to continue health week here at dearmitt dot com, i have another morsel to share. i'm always listening out for people who have personal experience and insights about prostate matters. this is a dark tunnel all men who live long enough will one day be ushered into, and there seems to be a bit of flux in the knowledge at hand.
after telling my new hair guy, jerry, about my pending knee work i asked if he ever had any surgeries. dismissively he said, "nah. i just had my prostate out a few years back." as the word 'prostate' got floated out there, the guy in my head responsible for watching for things i care about gave my brain a hard nudge and told it, sharply, to get off its ass. i was ravenous. how old was he when it started? how was it detected? how hard were the decisions? what was the aftermath? i'm most interested in that last question as i hear conflicting things about periods and levels of recovery.
many of jerry's (and yes, i've noted that my new hair guy's name is a rhymer (how anfer would say it) with the infamous and ever-missed larry) stories begin, "well, i have this customer who is a fill in the needed occupation so i asked him...". when his prostate journey began, one of his customers told him to go check out this new facility in the county. the customer described it as not much more than a prostate chop shop. it's all they did, and per jerry, they did a lot of it. from the crack of dawn to the dip of dusk, this well-oiled, or perhaps vaselined, operation worked until their buckets spilled over with the fouled or suspect organs. what was special about this place was they used these fancy new machines, called a da vinci machine, designed to do nothing but cull prostates from paying customers. the machine looks like a five legged spider, hovers over a sleeping patient and is controlled by a doc sitting twenty feet away. when people who have used this new system compare notes with people who used old-school methods, it is a hands down drubbing (in favor of the inventor's namesake).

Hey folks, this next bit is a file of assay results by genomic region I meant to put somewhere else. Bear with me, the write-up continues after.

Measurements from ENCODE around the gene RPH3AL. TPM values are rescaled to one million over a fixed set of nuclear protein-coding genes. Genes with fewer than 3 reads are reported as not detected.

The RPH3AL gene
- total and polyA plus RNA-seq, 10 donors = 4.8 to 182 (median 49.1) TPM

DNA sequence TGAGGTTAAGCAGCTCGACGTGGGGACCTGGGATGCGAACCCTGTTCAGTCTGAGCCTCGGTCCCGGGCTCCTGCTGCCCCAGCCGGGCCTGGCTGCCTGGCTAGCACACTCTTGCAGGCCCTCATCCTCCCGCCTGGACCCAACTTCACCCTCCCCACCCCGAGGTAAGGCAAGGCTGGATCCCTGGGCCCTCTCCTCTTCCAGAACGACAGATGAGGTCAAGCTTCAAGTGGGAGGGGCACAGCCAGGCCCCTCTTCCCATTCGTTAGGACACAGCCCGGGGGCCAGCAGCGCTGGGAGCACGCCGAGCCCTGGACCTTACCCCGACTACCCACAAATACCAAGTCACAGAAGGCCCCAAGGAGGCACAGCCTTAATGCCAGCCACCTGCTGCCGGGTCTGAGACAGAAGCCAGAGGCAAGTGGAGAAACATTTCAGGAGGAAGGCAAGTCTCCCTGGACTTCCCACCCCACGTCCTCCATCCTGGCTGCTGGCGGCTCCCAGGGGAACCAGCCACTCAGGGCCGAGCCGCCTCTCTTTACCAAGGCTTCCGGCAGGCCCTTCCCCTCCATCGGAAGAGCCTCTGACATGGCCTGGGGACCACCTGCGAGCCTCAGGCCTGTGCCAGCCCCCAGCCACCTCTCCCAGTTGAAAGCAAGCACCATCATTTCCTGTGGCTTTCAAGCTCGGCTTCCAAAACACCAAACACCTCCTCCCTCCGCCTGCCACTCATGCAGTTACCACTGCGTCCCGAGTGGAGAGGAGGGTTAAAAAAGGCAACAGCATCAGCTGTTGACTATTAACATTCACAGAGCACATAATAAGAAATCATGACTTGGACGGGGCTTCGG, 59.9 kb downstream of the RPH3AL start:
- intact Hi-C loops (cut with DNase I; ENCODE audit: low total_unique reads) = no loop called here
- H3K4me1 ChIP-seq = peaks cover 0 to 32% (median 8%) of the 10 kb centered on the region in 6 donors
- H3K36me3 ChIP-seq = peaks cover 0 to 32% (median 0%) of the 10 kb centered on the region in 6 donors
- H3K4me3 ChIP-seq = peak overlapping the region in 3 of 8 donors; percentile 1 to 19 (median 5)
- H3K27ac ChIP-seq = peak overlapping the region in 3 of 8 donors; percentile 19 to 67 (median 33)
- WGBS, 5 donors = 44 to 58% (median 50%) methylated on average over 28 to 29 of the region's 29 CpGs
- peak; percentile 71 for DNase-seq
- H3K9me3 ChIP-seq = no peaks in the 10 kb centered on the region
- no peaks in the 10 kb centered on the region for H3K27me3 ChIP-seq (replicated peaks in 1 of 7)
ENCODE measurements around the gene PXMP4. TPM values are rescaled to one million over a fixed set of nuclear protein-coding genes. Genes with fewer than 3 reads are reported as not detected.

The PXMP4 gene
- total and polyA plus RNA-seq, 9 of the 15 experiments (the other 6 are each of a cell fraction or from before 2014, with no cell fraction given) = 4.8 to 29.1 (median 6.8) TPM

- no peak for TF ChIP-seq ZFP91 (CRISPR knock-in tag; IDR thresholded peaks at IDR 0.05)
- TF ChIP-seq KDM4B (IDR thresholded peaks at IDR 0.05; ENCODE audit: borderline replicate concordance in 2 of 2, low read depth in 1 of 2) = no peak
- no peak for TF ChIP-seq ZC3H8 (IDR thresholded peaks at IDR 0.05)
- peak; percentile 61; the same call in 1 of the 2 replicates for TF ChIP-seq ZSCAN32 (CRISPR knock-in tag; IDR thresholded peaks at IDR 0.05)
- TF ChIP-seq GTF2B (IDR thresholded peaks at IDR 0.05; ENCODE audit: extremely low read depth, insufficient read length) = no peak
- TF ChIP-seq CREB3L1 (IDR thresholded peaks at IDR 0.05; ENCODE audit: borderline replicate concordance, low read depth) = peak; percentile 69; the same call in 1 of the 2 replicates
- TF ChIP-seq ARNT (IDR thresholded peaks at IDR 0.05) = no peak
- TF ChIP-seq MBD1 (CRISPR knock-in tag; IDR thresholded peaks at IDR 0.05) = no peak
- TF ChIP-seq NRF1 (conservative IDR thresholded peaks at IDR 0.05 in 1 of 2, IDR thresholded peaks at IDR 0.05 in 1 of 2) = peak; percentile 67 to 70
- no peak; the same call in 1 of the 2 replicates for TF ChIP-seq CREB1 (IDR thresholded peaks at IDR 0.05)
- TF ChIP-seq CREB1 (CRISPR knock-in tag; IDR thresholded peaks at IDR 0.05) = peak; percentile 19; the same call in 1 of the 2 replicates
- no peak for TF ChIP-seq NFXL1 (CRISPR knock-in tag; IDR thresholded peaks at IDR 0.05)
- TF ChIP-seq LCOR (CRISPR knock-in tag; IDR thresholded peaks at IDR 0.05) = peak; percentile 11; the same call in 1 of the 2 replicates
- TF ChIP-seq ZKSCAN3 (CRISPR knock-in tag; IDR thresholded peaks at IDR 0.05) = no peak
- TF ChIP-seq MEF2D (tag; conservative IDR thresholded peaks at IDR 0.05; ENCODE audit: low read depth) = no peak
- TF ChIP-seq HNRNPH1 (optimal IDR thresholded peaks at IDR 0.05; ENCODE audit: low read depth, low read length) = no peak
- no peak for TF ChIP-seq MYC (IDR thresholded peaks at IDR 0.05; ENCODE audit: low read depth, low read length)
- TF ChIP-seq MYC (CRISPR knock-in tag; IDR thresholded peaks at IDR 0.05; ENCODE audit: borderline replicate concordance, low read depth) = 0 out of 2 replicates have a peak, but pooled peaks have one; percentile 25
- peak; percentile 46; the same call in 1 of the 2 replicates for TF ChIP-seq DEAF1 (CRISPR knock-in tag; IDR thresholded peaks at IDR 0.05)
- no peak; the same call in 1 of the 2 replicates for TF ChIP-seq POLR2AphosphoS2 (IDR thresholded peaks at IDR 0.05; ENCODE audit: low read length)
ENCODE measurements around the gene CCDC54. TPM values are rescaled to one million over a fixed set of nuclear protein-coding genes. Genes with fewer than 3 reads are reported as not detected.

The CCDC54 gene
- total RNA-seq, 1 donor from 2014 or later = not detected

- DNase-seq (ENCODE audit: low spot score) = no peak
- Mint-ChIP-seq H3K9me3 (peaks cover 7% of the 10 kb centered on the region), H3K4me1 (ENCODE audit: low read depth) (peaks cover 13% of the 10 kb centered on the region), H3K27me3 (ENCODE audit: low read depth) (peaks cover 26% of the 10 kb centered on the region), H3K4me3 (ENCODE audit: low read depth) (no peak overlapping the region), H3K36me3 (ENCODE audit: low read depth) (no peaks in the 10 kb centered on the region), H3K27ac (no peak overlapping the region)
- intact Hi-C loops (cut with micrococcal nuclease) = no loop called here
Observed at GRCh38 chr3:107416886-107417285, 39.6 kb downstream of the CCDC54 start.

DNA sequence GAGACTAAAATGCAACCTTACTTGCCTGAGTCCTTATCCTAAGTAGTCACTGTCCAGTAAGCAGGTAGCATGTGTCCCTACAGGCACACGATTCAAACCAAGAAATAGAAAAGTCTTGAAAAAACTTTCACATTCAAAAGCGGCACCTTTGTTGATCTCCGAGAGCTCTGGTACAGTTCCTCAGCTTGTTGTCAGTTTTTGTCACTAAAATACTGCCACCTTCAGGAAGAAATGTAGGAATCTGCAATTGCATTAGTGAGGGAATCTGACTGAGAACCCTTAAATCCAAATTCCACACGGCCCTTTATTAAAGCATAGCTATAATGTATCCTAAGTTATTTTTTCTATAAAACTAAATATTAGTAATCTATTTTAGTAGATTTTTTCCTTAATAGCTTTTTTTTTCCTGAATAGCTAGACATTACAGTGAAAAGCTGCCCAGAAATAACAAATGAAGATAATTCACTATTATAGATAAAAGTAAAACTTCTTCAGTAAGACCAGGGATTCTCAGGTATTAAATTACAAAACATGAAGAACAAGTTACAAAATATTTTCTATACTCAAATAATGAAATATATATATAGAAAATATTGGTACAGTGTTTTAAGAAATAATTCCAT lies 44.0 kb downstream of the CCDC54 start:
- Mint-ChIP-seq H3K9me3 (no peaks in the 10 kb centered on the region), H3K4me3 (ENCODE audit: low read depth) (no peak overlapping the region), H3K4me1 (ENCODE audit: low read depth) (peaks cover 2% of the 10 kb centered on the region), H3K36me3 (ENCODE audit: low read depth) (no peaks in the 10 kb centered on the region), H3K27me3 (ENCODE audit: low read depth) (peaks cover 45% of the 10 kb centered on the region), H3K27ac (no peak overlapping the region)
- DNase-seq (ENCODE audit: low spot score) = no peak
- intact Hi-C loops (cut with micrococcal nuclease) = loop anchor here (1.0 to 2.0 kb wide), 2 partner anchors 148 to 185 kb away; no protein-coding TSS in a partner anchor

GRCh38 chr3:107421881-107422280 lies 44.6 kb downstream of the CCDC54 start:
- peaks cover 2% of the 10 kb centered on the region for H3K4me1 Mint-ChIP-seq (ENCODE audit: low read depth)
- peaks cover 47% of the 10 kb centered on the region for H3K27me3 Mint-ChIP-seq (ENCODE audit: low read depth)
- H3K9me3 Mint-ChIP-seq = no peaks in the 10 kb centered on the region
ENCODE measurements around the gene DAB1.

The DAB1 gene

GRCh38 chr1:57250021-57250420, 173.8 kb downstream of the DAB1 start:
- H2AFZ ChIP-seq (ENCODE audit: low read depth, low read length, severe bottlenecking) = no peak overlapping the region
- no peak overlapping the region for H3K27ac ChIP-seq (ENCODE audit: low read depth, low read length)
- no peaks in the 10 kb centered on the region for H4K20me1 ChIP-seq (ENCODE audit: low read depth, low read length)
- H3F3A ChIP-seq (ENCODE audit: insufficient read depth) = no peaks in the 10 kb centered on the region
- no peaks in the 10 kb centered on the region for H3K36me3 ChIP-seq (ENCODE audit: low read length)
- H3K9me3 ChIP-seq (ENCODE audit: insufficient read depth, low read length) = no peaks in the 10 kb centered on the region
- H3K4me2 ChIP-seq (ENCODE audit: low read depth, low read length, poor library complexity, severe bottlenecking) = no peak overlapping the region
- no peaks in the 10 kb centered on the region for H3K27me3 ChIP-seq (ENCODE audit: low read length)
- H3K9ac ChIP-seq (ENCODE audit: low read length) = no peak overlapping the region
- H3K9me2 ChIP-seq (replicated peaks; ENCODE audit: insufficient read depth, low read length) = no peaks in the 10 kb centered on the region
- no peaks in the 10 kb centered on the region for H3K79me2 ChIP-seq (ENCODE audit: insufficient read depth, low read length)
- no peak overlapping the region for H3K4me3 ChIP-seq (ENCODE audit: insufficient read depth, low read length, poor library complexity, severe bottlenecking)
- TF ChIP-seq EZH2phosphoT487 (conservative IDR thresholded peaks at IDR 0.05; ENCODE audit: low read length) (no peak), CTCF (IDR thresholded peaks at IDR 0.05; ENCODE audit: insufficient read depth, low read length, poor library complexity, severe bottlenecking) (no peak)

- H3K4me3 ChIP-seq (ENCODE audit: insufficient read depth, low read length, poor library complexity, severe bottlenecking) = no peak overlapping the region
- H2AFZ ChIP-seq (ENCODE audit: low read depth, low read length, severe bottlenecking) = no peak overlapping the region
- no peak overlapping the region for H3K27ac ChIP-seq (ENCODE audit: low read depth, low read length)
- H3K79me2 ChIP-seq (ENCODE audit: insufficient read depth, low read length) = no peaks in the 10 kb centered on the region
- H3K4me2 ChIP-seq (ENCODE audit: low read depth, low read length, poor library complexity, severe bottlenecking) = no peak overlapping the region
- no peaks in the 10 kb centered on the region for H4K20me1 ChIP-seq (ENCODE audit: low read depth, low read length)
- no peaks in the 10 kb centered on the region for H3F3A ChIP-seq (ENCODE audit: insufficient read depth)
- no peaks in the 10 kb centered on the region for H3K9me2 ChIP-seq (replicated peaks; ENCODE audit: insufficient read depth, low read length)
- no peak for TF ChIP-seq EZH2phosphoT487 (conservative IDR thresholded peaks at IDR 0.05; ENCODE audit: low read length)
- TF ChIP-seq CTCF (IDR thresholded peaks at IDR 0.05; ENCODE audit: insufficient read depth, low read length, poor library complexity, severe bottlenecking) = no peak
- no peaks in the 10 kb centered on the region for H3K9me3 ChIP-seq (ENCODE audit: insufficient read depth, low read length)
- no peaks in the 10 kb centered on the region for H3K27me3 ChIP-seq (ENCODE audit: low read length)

the mechanized procedure is more officially termed a da vinci prostatectomy (more).
when i told marty about it, she explained the reason it may do better than than conventional means is that when a human works on you, they have to make room for their hands to manuever so end up disrupting and thus damaging a lot more healthy tissue than the robotic arms which could burrow through the sensitive tissue, excise the organ and back out leaving nary a trace of its adventure. as my hair guy said, he had friends who were hospitalized for ten days and still ginger after six weeks from the traditional method, and he, my hair guy, was in and out in thirty six hours and back cutting hair in two weeks (albeit with the occasional break).
i asked jerry for any final advice he'd give to someone with this in their future. at this question he lowered his scissors, moved into my view, and with animated hand gestures told of another patient who asked the same question weeks before getting the procedure. jerry said, "i told him one thing ... get a bucket." he elaborated that after the procedure they catheterize you (serious bitch he adds) and give you this bag to carry around. he said he tried using the velco calf connectors and even wearing cargo-pocketed pants but in the end just ended up going into the basement and grabbing a bucket, throwing the always getting fuller bag in and just plodded around the house carrying his handled-bucket with him. unless he had to go out in public, which he wasn't in much mood for, he didn't mess with any of those ill-conceived antics. regarding what his buddy thought of his advice. since then any of his friends who say they're getting the prostate business, shortly before their procedure he appears before their door and gives them a gift: a shiny new bucket with a christmas bow on it.